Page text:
In my free time, I enjoy going on hikes with my dogs, traveling, painting, practicing yoga, and spending time with family and friends. Although, if I’m being honest, a good chunk of my free time is spent watching Netflix and scrolling TikTok. I’m always open for recommendations of new series to watch. I also enjoy reading murder mystery novels and listening to true crime podcasts. My more recent hobbies include gardening and taking care of three Silkie chickens.
I’m looking forward to learning more about you and potentially sharing this journey together.
Brittney "Britt" Romagna
Merriam-Webster. (n.d.). Client. Merriam-Webster. Retrieved September 15, 2021, from https://www.merriam-webster.com/dictionary/client.
Cho, J., Martin, P., Margrett, J., MacDonald, M., & Poon, L. W. (2011). The relationship between physical health and psychological well-being among oldest-old adults. Journal of Aging Research, 2011. doi: 10.4061/2011/605041.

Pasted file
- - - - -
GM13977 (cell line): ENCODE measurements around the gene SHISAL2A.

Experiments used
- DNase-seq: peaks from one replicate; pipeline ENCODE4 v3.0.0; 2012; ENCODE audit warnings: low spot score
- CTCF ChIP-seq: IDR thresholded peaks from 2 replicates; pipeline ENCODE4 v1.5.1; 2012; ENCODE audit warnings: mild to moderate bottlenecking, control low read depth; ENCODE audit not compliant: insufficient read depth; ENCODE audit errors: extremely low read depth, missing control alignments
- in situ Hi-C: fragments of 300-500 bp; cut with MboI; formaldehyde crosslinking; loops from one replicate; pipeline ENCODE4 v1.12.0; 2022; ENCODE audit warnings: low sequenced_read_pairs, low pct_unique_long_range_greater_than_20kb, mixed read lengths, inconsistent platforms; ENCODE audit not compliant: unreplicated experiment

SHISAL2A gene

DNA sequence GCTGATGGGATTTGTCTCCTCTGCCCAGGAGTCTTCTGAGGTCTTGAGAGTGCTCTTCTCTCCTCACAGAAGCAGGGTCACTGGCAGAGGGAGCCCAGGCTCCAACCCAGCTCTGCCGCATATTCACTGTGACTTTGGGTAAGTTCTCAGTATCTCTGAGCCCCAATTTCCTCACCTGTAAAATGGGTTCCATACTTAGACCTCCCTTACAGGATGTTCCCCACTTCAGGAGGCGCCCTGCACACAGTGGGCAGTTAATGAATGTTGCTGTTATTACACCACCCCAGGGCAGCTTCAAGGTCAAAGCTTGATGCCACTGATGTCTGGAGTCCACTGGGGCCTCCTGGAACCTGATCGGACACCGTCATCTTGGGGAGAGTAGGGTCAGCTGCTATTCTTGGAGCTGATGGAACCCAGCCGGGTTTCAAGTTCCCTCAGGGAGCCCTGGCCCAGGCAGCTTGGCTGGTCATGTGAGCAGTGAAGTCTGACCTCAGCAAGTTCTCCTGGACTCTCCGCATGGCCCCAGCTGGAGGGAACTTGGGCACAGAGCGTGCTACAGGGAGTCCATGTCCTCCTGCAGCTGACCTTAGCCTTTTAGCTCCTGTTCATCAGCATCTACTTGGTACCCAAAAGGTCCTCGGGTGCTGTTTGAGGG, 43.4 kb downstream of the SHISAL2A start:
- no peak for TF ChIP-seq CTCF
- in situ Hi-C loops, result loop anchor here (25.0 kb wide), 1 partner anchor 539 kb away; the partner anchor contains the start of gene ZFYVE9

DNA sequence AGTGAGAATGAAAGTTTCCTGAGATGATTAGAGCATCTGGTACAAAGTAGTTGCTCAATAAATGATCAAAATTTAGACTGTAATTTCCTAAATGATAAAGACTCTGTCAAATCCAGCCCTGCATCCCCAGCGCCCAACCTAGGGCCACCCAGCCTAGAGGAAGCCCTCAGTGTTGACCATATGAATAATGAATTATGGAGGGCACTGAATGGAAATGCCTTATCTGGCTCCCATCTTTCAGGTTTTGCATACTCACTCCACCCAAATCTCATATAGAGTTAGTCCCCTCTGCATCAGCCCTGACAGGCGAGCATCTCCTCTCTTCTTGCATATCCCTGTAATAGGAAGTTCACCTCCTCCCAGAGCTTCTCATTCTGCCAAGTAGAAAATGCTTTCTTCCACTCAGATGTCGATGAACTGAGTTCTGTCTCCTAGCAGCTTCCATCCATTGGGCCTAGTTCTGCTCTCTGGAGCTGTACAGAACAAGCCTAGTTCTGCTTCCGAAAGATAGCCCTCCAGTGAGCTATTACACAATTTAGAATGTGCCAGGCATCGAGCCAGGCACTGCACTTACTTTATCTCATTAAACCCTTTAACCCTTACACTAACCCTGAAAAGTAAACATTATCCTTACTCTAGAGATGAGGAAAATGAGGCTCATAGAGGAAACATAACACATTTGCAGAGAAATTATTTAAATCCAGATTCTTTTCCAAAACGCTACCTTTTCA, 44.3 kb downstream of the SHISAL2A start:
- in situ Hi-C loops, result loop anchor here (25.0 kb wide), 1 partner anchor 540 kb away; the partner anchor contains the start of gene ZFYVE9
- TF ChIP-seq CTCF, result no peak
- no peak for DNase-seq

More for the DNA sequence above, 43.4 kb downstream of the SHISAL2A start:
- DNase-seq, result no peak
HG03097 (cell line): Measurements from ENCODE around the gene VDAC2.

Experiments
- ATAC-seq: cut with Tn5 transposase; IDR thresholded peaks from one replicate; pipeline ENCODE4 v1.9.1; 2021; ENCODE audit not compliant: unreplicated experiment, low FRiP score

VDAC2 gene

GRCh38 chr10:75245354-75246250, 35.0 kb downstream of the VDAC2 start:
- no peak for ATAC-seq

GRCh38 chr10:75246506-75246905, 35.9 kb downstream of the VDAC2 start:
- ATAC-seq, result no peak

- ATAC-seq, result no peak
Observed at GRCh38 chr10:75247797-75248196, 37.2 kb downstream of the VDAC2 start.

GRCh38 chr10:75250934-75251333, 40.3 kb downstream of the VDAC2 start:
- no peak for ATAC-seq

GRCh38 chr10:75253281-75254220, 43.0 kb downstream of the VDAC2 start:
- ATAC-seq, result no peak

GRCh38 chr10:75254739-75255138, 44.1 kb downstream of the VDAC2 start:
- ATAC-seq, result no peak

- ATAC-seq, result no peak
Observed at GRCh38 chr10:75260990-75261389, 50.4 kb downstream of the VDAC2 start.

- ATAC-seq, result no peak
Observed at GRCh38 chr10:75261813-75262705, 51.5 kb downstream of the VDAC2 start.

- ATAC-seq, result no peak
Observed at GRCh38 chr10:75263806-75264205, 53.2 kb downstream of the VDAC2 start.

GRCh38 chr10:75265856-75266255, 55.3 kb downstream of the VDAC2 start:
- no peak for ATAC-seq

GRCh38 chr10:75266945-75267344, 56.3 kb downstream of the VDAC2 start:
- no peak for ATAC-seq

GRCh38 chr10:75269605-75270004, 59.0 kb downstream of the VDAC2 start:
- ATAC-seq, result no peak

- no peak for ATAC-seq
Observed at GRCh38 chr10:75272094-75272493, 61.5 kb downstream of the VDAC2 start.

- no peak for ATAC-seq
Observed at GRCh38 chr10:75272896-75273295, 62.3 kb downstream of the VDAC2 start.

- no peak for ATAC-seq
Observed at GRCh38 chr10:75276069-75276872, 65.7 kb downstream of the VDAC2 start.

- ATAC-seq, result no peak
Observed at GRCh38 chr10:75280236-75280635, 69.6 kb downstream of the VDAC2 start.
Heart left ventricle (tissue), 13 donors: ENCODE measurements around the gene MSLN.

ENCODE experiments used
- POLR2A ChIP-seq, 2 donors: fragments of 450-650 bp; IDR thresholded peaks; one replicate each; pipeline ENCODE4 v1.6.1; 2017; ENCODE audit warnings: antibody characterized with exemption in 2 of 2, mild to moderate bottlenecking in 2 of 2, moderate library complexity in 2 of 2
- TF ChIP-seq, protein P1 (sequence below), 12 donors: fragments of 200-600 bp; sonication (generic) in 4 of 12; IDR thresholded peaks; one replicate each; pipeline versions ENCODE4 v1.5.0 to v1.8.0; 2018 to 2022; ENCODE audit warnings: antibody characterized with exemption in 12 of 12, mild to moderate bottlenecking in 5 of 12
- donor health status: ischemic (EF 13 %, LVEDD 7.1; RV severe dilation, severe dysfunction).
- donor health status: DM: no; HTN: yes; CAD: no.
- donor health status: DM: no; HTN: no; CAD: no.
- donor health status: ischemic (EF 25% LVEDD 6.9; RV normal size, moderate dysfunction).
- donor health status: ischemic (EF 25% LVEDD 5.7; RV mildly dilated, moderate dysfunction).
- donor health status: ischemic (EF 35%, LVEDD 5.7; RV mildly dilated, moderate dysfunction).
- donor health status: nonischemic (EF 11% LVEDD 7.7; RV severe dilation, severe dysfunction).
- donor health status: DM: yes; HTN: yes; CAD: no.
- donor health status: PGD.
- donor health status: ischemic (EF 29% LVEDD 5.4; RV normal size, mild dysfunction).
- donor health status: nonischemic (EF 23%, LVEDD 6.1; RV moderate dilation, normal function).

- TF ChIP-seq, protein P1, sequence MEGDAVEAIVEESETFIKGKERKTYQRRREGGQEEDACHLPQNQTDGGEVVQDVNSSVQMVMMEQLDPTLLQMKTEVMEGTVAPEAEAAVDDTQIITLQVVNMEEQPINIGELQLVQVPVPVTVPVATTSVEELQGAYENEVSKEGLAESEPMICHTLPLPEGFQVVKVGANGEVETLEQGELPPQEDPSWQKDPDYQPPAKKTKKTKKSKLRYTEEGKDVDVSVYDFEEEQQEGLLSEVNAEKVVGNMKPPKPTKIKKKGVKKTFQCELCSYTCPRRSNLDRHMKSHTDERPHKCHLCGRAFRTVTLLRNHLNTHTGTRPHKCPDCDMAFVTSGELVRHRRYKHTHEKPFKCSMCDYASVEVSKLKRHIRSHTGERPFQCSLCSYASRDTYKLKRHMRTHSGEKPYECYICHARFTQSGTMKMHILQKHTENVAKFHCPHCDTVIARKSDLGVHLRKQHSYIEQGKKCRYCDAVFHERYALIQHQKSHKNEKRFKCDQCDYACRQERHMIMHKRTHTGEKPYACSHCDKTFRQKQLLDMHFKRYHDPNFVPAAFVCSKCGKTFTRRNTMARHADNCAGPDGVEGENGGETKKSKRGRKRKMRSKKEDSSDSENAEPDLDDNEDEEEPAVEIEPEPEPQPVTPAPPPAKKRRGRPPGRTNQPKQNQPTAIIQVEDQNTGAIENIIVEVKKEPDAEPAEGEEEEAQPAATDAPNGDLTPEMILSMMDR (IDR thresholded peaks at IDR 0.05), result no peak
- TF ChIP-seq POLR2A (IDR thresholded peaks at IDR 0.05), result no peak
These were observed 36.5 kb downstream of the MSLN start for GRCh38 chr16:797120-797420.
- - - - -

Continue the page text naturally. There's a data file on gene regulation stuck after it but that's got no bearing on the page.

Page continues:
Ohrnberger, J., Fichera, E., & Sutton, M. (2017). The relationship between physical and mental health: A mediation analysis. Social science & medicine, 195, 42-49.
Lucrezia Mangione is the Clinical Director of Mind Body Well Therapy, Pllc. She is a board certified licensed professional counselor, board certified telemental health provider, neurofeedback trainer, counselor supervisor, educator, and nurse wellness education consultant. View her profile.